After exchanging words about the track incident, Stenhouse punched Busch, triggering a melee between members of their teams that included Ricky Stenhouse Sr. shoving Busch. Stenhouse Jr. could be heard saying “Dad” several times as his father and Busch jostled, with Busch appearing to throw a punch at the older Stenhouse.


The fight was over within seconds, but a video of the incident went viral.

“I’m not sure why he was so mad,” Stenhouse Jr. told FS1 after the fight. “I shoved it three-wide, but he hit the fence and kind of came off the wall and ran into me. I don’t know, when I was talking to him, he kept saying that I wrecked him.

“Definitely built up frustration with how he runs his mouth all the time about myself. But I know he’s frustrated because he doesn’t run near as good as he used to.”

Elton Sawyer, NASCAR’s senior vice president of competition, told SiriusXM that officials opted not to penalize Busch for the crash that preceded the fight because they didn’t view it as entirely intentional.


“We really, as a sanctioning body, stay out of the on-track incidents unless we see something that blatantly comes back to us,” Sawyer said. “We’ll let those guys decide and agree to disagree.”

Sawyer reiterated crew members and family members are not permitted to “put their hands on our athletes” but declined to go into the specific reasoning due to the penalties being subject to appeal. He said NASCAR fined Stenhouse Jr. because he still decided to get physical with Busch despite the long wait after the on-track incident.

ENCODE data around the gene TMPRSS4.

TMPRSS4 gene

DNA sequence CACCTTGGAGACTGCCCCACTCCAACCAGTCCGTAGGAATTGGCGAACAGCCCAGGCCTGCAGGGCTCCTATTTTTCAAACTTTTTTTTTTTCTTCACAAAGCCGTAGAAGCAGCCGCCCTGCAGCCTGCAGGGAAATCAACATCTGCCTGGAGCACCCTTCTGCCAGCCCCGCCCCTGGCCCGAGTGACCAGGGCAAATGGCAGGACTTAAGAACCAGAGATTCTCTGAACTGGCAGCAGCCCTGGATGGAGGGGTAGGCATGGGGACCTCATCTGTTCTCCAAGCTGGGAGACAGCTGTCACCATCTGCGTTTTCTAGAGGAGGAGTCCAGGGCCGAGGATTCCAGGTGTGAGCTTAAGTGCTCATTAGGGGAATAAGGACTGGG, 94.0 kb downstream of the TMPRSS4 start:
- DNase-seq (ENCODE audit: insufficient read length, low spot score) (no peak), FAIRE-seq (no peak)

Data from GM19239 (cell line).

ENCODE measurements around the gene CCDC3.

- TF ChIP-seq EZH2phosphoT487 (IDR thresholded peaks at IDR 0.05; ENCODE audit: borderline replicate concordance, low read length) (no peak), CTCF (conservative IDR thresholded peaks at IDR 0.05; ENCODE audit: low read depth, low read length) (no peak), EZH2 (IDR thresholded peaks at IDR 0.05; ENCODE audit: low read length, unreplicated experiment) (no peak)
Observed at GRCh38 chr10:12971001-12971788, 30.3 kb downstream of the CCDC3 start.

NASCAR handled the Stenhouse-Busch scuffle similarly to how it handled a fight last fall after a Truck Series race at Talladega Superspeedway that included a parent participating.

In that situation, Matt Crafton, who crashed out of the race, waited for Nick Sanchez after the race to confront him. Crafton threw a punch that broke Sanchez’s nose. Crafton was fined $25,000, Sanchez was not penalized, and Sanchez’s father was suspended two races for involving himself in the altercation.

Typically, NASCAR tolerates physical confrontations between drivers provided they occur immediately afterward with no time for either to cool down. NASCAR is not as lenient when parents involve themselves, usually reacting by issuing a suspension.


Why NASCAR issued these penalties

Let’s start with the crew members and Stenhouse Sr.

Historically, NASCAR has viewed crew members similarly to how the NHL views the “third man in” for its fight rules. NASCAR is somewhat OK with drivers settling things themselves (thus only a fine and no suspension for Stenhouse, and no penalties at all for Busch). But NASCAR absolutely does not want drivers being assaulted by a third party and has discouraged such behavior through harsh penalties to send a message.

Stenhouse Sr. is not a crew member, so it’s somewhat easier for NASCAR to issue an indefinite suspension for his role. But he also aggressively went after Busch, which is highly frowned upon as a family member.

As for Myrick and Matthews, the penalties do seem a bit severe compared to the past — particularly for Myrick. Eight races is a lot, especially for a mechanic on a mid-sized team. But NASCAR must have felt Myrick was particularly excessive with his role, and it certainly sends a message to other crew members not to get involved in future fights.

(Photo: Peter Casey / USA Today)